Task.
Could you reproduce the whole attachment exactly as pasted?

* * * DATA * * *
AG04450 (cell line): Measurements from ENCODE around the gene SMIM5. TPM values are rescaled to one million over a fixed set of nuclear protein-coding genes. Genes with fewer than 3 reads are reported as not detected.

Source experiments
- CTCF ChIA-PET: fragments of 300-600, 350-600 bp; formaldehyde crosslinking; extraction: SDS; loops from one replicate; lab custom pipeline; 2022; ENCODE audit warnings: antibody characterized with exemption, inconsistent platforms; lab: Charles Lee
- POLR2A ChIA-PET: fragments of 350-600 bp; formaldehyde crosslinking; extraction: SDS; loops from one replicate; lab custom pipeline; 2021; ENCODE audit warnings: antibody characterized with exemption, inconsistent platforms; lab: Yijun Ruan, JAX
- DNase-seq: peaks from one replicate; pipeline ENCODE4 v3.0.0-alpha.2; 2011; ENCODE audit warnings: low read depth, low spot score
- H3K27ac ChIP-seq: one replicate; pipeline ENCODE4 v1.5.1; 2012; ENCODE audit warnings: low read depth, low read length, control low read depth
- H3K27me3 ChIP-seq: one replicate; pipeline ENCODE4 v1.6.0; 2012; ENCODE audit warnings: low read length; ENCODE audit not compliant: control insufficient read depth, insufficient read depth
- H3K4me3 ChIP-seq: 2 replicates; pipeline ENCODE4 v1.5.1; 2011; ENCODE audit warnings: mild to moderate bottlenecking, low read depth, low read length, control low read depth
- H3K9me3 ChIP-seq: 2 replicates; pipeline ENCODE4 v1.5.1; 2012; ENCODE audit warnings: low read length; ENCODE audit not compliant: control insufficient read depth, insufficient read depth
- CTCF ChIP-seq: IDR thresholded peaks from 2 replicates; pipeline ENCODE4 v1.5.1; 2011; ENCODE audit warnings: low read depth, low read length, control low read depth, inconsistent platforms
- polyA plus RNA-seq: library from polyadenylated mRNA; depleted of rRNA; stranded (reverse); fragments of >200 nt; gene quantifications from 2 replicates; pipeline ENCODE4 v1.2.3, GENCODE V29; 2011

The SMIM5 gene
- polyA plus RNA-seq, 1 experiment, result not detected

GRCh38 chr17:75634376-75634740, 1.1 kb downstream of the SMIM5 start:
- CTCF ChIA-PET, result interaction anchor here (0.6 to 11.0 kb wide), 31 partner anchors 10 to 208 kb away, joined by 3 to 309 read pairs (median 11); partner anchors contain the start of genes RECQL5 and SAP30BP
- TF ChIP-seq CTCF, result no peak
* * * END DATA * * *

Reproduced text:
AG04450 (cell line): Measurements from ENCODE around the gene SMIM5. TPM values are rescaled to one million over a fixed set of nuclear protein-coding genes. Genes with fewer than 3 reads are reported as not detected.

Source experiments
- CTCF ChIA-PET: fragments of 300-600, 350-600 bp; formaldehyde crosslinking; extraction: SDS; loops from one replicate; lab custom pipeline; 2022; ENCODE audit warnings: antibody characterized with exemption, inconsistent platforms; lab: Charles Lee
- POLR2A ChIA-PET: fragments of 350-600 bp; formaldehyde crosslinking; extraction: SDS; loops from one replicate; lab custom pipeline; 2021; ENCODE audit warnings: antibody characterized with exemption, inconsistent platforms; lab: Yijun Ruan, JAX
- DNase-seq: peaks from one replicate; pipeline ENCODE4 v3.0.0-alpha.2; 2011; ENCODE audit warnings: low read depth, low spot score
- H3K27ac ChIP-seq: one replicate; pipeline ENCODE4 v1.5.1; 2012; ENCODE audit warnings: low read depth, low read length, control low read depth
- H3K27me3 ChIP-seq: one replicate; pipeline ENCODE4 v1.6.0; 2012; ENCODE audit warnings: low read length; ENCODE audit not compliant: control insufficient read depth, insufficient read depth
- H3K4me3 ChIP-seq: 2 replicates; pipeline ENCODE4 v1.5.1; 2011; ENCODE audit warnings: mild to moderate bottlenecking, low read depth, low read length, control low read depth
- H3K9me3 ChIP-seq: 2 replicates; pipeline ENCODE4 v1.5.1; 2012; ENCODE audit warnings: low read length; ENCODE audit not compliant: control insufficient read depth, insufficient read depth
- CTCF ChIP-seq: IDR thresholded peaks from 2 replicates; pipeline ENCODE4 v1.5.1; 2011; ENCODE audit warnings: low read depth, low read length, control low read depth, inconsistent platforms
- polyA plus RNA-seq: library from polyadenylated mRNA; depleted of rRNA; stranded (reverse); fragments of >200 nt; gene quantifications from 2 replicates; pipeline ENCODE4 v1.2.3, GENCODE V29; 2011

The SMIM5 gene
- polyA plus RNA-seq, 1 experiment, result not detected

GRCh38 chr17:75634376-75634740, 1.1 kb downstream of the SMIM5 start:
- CTCF ChIA-PET, result interaction anchor here (0.6 to 11.0 kb wide), 31 partner anchors 10 to 208 kb away, joined by 3 to 309 read pairs (median 11); partner anchors contain the start of genes RECQL5 and SAP30BP
- TF ChIP-seq CTCF, result no peak